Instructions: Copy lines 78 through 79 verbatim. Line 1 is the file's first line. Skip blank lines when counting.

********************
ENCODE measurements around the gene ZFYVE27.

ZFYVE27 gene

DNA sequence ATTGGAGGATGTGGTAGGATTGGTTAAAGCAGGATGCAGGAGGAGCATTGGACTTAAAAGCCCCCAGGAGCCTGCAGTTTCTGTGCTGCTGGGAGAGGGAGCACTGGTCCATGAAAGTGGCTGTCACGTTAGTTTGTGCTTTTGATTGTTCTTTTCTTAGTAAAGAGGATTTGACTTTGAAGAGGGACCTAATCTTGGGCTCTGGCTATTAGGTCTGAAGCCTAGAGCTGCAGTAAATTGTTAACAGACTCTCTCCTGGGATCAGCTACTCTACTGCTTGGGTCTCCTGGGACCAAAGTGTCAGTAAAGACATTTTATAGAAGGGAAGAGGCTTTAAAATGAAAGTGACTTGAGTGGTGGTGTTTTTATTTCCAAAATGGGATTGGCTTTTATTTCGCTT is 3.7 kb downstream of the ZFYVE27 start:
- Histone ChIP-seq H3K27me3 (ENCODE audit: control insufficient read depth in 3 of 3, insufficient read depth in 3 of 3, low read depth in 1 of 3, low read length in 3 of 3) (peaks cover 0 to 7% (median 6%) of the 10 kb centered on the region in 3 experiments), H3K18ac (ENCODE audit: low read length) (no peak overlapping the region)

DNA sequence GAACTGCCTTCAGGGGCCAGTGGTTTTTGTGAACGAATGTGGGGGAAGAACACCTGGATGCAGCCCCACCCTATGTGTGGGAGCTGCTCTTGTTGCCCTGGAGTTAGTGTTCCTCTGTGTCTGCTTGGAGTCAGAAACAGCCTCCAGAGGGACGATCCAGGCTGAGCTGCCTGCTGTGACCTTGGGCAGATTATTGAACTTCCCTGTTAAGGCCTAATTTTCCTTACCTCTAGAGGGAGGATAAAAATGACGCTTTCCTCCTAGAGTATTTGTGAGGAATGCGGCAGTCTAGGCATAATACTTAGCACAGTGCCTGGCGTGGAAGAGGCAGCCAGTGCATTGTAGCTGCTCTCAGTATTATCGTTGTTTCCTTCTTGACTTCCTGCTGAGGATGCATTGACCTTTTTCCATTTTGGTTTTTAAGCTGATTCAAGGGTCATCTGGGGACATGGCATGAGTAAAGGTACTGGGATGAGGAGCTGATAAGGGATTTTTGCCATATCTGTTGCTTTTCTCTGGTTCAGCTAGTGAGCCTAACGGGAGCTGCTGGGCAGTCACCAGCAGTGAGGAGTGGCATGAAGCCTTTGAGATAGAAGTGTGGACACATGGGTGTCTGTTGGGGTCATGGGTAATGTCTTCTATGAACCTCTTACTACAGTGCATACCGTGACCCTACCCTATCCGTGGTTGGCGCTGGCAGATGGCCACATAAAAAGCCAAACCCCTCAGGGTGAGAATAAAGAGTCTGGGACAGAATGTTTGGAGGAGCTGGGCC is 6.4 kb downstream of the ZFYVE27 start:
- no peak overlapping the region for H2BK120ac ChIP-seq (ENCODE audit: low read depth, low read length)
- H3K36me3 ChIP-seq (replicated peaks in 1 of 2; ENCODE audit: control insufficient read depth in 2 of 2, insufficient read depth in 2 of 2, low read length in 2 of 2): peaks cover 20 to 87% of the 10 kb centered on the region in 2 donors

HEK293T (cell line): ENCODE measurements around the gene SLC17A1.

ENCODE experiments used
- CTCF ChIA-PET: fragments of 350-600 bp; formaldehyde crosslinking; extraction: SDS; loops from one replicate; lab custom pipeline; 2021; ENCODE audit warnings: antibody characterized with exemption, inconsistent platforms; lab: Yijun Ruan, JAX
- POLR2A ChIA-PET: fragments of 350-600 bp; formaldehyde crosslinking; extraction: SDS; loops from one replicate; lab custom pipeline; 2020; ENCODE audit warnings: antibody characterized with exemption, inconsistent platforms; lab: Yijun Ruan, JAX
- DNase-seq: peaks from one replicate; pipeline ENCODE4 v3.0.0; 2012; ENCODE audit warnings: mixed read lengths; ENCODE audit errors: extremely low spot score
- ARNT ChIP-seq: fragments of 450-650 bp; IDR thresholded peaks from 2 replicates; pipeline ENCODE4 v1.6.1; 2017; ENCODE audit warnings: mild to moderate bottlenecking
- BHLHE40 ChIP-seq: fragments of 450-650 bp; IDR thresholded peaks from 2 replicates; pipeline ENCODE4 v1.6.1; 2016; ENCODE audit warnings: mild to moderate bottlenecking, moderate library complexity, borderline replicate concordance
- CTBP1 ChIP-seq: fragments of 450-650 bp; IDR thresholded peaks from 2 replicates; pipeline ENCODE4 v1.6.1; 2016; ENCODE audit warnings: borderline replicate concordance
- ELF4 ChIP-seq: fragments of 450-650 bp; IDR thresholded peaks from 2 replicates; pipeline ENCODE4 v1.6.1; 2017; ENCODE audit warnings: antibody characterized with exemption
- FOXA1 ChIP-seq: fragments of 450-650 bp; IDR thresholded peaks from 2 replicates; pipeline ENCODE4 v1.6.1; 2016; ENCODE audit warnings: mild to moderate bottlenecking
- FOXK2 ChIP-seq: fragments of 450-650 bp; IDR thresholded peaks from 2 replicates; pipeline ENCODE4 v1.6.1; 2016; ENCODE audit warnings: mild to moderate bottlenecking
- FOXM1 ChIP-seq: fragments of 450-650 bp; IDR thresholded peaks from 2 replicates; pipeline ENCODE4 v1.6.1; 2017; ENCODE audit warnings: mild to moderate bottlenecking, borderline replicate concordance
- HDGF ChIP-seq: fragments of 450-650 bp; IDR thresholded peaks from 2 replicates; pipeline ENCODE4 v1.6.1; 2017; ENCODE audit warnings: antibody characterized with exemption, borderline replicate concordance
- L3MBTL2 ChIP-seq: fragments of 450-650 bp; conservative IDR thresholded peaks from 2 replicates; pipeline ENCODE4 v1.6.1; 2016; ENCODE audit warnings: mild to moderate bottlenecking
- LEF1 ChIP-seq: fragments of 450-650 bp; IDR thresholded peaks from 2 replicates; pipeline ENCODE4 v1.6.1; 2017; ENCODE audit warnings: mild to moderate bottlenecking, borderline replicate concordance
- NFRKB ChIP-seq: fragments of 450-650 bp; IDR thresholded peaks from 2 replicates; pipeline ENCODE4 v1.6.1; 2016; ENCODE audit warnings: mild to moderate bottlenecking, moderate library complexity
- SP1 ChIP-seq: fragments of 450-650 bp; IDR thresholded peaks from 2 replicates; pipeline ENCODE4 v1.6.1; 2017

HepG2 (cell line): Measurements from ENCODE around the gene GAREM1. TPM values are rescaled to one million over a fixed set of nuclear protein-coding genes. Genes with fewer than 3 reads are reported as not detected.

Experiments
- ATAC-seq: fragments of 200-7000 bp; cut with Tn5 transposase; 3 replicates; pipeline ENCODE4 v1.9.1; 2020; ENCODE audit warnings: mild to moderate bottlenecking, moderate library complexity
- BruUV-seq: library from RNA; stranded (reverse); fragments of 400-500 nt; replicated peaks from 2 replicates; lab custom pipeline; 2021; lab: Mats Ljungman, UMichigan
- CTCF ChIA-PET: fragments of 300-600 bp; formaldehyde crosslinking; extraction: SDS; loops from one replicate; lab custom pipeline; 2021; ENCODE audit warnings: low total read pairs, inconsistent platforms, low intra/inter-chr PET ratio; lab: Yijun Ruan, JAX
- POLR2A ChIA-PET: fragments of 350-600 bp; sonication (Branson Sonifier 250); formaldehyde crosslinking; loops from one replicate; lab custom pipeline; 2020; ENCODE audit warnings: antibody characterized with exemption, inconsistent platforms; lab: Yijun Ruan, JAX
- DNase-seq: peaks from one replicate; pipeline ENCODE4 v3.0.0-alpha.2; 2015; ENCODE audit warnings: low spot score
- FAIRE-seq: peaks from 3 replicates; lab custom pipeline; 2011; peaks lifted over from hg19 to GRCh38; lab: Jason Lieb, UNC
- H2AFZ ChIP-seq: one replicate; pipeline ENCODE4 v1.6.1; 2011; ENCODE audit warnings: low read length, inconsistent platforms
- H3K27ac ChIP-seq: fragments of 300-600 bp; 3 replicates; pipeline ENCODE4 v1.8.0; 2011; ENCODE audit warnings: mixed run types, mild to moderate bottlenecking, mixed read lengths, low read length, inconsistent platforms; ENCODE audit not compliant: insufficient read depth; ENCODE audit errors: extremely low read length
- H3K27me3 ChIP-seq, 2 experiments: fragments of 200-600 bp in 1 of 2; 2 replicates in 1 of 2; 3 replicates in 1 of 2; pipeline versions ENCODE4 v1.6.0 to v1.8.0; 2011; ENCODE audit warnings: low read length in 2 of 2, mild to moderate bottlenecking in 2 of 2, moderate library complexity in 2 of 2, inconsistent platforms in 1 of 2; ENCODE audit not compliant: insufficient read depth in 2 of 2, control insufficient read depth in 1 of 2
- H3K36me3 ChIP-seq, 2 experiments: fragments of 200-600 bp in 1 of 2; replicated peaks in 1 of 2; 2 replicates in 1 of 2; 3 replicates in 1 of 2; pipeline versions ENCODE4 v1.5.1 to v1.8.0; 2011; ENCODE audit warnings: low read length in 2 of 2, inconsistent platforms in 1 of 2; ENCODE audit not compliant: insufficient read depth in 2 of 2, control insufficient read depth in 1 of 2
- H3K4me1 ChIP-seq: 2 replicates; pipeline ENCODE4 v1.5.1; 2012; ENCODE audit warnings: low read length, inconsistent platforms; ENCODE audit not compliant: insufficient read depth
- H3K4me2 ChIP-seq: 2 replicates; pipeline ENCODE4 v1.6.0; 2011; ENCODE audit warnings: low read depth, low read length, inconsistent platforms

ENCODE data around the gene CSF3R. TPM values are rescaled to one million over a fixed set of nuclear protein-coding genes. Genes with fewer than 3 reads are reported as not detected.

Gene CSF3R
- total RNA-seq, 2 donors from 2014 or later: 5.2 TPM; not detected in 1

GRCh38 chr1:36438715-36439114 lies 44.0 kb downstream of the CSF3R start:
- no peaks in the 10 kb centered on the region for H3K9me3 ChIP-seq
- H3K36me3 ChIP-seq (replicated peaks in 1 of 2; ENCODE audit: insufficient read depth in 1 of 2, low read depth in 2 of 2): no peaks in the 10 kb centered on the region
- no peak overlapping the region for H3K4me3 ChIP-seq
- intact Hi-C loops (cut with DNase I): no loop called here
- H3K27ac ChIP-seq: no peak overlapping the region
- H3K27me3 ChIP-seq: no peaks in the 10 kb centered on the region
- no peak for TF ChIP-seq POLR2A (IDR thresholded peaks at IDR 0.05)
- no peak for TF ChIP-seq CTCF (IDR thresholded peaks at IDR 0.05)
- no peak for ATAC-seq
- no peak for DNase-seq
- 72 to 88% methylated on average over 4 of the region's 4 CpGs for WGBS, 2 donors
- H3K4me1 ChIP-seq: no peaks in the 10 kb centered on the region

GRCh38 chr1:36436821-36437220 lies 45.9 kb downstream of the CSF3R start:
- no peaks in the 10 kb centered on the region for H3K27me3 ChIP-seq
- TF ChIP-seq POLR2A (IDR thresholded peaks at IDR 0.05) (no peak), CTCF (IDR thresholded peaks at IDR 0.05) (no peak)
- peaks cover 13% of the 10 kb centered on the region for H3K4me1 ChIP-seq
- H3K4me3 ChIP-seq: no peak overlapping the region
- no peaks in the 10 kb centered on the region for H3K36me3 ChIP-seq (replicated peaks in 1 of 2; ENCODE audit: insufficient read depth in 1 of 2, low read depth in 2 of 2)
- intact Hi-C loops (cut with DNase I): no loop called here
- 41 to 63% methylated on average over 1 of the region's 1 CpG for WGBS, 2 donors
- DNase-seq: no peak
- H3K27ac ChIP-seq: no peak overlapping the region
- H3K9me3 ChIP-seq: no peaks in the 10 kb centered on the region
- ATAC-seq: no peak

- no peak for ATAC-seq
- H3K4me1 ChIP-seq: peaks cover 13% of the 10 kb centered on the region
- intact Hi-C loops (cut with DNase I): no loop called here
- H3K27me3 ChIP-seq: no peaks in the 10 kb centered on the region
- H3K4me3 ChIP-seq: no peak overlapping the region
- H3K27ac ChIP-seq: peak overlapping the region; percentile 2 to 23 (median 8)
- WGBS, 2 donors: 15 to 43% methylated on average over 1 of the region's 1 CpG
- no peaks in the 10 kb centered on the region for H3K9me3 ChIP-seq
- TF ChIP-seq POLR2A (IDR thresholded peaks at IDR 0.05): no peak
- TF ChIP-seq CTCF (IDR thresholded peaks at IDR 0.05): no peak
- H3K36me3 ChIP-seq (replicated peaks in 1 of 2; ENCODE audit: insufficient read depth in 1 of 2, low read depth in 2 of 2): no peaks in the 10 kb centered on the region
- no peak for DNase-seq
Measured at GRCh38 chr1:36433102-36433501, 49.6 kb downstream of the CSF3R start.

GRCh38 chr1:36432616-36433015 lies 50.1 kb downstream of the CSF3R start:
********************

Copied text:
- no peak for DNase-seq
Measured at GRCh38 chr1:36433102-36433501, 49.6 kb downstream of the CSF3R start.